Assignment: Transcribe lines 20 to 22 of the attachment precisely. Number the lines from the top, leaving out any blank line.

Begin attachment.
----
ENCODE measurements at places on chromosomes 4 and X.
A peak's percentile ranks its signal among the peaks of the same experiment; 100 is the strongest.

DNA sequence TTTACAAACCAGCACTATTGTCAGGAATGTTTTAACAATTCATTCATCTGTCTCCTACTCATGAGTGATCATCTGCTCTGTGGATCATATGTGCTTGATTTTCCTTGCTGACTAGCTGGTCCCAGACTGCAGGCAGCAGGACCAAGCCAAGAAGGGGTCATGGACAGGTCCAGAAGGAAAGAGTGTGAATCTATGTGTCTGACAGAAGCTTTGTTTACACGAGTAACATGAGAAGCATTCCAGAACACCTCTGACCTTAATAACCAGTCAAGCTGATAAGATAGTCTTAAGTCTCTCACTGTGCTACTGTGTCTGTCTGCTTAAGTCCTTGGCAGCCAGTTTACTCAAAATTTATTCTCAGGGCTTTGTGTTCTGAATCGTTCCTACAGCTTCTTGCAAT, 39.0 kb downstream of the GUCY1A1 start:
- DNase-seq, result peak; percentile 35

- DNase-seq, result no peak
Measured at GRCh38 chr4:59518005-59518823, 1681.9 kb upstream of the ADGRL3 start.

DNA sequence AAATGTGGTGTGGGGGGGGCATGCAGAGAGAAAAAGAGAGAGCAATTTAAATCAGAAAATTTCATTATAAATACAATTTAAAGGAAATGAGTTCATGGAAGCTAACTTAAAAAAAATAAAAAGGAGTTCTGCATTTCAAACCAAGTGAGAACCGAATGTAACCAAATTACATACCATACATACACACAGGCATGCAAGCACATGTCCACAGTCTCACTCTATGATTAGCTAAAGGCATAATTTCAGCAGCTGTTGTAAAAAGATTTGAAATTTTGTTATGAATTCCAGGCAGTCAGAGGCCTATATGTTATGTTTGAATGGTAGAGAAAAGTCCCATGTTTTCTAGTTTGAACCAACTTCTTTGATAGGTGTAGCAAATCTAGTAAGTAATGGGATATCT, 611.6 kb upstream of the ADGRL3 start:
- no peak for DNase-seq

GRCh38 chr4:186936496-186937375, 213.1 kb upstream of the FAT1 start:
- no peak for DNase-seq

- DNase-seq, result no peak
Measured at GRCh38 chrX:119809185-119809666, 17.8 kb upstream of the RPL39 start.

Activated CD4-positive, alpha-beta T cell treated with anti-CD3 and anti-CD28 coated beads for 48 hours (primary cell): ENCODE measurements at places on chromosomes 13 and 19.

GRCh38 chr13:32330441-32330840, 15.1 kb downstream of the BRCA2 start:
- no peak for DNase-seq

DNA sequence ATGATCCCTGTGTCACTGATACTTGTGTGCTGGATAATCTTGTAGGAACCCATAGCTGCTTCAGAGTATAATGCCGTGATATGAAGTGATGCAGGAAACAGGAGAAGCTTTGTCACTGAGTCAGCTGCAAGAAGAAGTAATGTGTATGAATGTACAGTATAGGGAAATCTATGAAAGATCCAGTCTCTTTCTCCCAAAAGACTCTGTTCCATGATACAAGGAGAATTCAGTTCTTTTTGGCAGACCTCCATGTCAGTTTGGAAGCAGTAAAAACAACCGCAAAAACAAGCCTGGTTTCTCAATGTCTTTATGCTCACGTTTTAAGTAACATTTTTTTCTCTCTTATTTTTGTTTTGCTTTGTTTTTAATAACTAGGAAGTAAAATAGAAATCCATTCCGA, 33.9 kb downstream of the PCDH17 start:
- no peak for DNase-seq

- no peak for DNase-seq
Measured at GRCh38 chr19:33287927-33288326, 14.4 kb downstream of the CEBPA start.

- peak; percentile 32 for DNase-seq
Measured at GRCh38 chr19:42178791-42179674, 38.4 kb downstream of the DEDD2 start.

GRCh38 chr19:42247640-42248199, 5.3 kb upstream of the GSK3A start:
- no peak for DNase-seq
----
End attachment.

- peak; percentile 32 for DNase-seq
Measured at GRCh38 chr19:42178791-42179674, 38.4 kb downstream of the DEDD2 start.

GRCh38 chr19:42247640-42248199, 5.3 kb upstream of the GSK3A start: